But the updates on field development activities in the media last week didn’t reference the court challenges. Simbi Wabote, the Executive Secretary of the National Content Development Monitoring Board NCDMB (an agency that ensures that in-country capacity is taken care of in any oil and gas project) , reportedly affirmed his board’s readiness to expedite national content approval for the Zabazaba field development, which has moved from technical bid tenders to commercial tenders. NNPC officials too are raring to go.

Whereas Wilson Uwajuoren, EFCC’s spokesperson declined to respond to our query about what EFCC thinks of the progress of the project, legal opinion is divided on the progress of the project. “If they go ahead it would mean that the government is even more dysfunctional than we thought”, says one highly ranked private petroleum lawyer who has served in the upper reaches of government.


JDR To Set Up Umbilicals Maintenance Base in Nigeria

Unlike Angola, country still does not manufacture umbilicals

JDR, supplier of subsea cables and umbilicals, has announced a partnership agreement with Proserv Instrumentation Nigeria Ltd.
Under the strategic alliance, JDR will establish a service and maintenance base in Proserv’s operations facility in Port Harcourt, Nigeria. Together, the two European companies will offer combined subsea solutions and local content support to the West African market. JDR’s offering will include maintenance and offshore installation services, product termination and testing and technical training.

“This alliance will enable JDR to increase local content support for projects in Nigeria and the wider region”, says Carl Pilmer, sales director for oil and gas at JDR. We’re proud to work alongside Proserv to better service our clients with integrated solutions and develop the local skills needed to execute projects. Almost every project in the deepwater basins off West Africa includes a JDR-supplied umbilical and this partnership marks the next step in our strategic plan to offer our customers high quality, reliable products and services on a global scale.”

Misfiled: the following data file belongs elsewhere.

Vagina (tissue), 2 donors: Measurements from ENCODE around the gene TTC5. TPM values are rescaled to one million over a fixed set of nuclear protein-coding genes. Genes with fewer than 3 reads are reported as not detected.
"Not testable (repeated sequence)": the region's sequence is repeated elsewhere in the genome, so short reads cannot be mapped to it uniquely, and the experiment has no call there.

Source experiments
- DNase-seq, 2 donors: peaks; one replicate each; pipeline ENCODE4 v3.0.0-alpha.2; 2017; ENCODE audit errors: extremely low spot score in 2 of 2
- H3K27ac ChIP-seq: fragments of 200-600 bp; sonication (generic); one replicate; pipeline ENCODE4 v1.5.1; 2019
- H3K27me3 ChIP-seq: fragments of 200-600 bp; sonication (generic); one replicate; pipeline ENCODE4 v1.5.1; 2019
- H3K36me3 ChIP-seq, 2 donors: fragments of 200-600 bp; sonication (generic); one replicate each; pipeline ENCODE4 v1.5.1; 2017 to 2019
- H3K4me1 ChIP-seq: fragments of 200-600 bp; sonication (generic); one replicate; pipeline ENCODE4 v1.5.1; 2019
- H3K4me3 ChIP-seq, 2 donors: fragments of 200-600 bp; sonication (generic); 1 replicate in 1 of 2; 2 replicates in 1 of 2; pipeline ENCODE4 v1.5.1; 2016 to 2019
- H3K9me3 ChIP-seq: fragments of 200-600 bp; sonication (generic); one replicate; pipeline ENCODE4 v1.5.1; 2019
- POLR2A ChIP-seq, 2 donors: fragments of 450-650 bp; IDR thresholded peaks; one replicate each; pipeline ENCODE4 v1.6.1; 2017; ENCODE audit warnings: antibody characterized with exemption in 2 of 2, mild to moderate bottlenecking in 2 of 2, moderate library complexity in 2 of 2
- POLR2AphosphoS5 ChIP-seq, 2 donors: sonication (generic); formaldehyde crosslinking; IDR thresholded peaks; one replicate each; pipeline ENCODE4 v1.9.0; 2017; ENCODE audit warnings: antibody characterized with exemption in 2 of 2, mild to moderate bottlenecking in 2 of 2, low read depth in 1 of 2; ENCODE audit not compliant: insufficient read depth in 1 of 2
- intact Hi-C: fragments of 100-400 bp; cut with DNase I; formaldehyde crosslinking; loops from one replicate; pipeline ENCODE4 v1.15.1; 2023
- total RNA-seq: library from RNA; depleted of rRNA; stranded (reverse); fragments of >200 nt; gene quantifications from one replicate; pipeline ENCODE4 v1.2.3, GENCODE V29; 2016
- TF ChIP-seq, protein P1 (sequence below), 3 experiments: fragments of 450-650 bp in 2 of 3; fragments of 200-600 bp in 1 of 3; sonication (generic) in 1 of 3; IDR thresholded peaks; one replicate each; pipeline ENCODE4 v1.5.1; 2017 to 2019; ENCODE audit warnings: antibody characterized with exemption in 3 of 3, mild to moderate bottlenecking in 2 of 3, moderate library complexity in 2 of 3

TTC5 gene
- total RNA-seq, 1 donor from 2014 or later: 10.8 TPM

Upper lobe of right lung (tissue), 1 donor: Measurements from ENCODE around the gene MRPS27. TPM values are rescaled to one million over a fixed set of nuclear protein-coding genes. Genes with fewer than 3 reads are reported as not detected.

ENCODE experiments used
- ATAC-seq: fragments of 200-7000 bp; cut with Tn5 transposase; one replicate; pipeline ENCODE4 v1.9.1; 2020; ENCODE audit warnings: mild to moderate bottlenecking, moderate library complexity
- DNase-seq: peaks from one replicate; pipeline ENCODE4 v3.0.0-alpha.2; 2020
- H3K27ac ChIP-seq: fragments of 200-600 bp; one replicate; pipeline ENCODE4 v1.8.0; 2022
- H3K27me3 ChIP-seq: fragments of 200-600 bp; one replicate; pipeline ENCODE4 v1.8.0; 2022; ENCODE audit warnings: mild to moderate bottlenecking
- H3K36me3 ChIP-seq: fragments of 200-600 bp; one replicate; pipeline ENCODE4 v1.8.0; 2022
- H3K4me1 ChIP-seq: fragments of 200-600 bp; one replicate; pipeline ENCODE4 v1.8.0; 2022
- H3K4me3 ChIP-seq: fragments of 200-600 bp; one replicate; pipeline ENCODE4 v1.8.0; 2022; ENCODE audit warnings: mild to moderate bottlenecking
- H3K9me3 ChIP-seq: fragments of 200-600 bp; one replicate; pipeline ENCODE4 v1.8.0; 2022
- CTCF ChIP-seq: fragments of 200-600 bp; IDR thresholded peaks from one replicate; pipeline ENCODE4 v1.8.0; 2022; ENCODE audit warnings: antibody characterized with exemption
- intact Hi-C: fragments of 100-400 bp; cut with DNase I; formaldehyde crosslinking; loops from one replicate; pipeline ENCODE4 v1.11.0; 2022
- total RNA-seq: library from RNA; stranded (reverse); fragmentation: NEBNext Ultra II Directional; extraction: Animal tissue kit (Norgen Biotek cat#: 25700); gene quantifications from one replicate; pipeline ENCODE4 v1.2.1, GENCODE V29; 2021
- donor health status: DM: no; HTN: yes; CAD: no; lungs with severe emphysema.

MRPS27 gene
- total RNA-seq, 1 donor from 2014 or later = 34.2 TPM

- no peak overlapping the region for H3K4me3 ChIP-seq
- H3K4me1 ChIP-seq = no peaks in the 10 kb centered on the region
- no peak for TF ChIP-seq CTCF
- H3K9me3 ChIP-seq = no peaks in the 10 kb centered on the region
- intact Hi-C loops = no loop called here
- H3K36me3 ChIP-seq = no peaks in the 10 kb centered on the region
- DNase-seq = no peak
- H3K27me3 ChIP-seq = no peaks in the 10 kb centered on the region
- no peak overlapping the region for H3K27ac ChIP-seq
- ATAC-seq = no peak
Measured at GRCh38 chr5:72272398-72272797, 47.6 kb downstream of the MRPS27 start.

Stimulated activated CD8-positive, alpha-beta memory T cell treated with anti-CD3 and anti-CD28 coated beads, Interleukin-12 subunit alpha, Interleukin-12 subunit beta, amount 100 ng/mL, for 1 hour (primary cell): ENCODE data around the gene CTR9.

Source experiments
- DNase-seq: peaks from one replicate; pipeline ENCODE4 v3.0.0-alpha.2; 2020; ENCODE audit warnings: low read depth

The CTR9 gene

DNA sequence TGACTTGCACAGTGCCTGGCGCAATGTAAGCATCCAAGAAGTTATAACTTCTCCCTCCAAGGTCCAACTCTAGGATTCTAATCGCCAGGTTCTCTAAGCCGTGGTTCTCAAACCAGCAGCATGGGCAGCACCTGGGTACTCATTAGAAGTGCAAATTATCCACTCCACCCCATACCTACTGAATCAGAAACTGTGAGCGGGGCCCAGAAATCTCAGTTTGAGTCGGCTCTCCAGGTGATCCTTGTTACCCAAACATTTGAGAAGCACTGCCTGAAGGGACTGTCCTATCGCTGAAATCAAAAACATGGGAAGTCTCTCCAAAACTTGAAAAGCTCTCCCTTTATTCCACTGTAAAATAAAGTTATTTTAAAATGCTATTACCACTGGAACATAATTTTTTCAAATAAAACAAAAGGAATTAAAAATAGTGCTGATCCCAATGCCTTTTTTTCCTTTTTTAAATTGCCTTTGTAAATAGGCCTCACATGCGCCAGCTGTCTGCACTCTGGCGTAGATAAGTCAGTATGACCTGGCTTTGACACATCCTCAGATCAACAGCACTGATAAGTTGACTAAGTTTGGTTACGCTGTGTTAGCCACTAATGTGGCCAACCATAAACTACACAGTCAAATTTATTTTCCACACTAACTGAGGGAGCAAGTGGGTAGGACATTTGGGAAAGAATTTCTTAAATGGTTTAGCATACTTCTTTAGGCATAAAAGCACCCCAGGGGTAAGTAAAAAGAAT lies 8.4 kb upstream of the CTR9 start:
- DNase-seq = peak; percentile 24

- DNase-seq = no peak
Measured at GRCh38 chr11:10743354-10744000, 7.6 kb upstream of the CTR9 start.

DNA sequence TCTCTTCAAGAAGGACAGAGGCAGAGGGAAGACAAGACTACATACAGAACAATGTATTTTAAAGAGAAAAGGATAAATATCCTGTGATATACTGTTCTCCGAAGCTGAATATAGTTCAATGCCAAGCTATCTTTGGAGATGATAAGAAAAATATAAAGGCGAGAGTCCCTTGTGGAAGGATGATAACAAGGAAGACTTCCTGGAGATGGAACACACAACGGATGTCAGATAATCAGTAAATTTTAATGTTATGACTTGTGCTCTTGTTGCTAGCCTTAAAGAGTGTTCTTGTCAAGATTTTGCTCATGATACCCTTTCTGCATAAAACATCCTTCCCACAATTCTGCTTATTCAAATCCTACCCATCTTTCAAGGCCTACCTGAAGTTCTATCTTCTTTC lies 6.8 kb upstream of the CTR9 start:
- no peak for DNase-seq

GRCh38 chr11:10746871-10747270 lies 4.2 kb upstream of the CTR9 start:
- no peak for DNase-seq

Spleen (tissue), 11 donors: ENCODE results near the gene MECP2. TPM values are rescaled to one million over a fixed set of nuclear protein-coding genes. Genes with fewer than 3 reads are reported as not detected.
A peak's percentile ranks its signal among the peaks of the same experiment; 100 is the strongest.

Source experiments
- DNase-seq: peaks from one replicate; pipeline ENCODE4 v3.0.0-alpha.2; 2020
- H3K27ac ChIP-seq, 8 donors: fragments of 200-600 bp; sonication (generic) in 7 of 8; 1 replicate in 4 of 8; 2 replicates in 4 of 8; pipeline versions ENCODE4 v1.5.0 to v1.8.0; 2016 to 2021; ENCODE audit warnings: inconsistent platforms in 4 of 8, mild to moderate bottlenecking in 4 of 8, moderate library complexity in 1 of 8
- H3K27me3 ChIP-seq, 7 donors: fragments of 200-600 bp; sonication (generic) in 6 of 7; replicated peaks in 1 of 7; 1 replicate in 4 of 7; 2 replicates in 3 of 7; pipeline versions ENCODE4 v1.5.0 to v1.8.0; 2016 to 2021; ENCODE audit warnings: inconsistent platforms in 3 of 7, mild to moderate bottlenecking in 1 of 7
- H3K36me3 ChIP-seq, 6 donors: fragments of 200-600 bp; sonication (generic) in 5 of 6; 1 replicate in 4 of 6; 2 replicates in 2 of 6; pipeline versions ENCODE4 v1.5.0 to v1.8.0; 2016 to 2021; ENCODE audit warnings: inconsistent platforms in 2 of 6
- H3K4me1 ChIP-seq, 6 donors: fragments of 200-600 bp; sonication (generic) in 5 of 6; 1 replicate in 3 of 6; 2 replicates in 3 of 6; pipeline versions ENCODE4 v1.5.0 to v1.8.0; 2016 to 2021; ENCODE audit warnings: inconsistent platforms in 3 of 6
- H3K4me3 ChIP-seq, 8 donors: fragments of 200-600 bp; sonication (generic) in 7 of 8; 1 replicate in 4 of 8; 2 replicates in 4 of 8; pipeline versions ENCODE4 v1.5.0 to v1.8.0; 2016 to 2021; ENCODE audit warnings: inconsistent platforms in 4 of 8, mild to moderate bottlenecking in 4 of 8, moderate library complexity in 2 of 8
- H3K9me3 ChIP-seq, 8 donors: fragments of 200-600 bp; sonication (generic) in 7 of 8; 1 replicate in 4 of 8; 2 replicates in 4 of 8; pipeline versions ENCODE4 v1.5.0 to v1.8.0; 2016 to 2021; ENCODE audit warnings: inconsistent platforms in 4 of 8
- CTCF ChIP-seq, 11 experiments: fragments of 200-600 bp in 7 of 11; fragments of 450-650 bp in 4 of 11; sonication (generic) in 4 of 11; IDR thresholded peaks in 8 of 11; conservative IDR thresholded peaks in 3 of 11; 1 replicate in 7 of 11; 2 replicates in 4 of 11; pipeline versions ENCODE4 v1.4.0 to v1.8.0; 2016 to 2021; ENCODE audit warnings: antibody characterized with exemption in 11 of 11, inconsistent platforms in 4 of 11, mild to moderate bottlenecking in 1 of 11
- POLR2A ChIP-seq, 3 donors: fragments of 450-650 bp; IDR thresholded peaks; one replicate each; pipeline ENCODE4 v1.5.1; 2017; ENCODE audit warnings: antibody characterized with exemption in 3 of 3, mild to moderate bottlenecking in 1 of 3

Olu Phillips is Proserv’s country manager based in Lagos, while Tai Fadipe-Davids is JDR’s business development manager, appointed in 2016 to JDR’s strategic sales and marketing activities in the region.JDR has supplied intervention, workover control systems (IWOCS) to major developments including Egina, Kaombo and Moho Nord in Nigeria, Angola and Congo respectively. It also delivered a hybrid steel umbilical to the ABO 12 field offshore Nigeria, and has since invested in a technical test and repair container for umbilical and reeler management, but there is no in country manufacturing of umbilicals in Nigeria, unlike Angola .


Algeria Reduces Fiscal Deficit Despite Lower Oil Price

By Mohammed Jetutu, in Cairo

Overall economic activity was resilient, but IMF advises reduction in ‘costly’ energy subsidies

The International Monetary Fund (IMF) has praised Algerian authorities for achieveing a notable reduction in the fiscal deficit in 2016, despite the challenges of lower oil prices.

Algeria is the third largest crude oil producer in Africa and the continent’s largest gas exporter. But its economic indices are better than Nigeria’s and Angola’s, the two top oil producers.

In a March 21 2017 report, the IMF noted that Algerian authorities were seeking to reshape the country’s growth model, but the country “continues to face important challenges posed by lower oil prices” the World Bank institution noted.. While efforts to adjust to the oil price shock are underway, “fiscal . consolidation will need to be sustained as oil prices are expected to remain low”.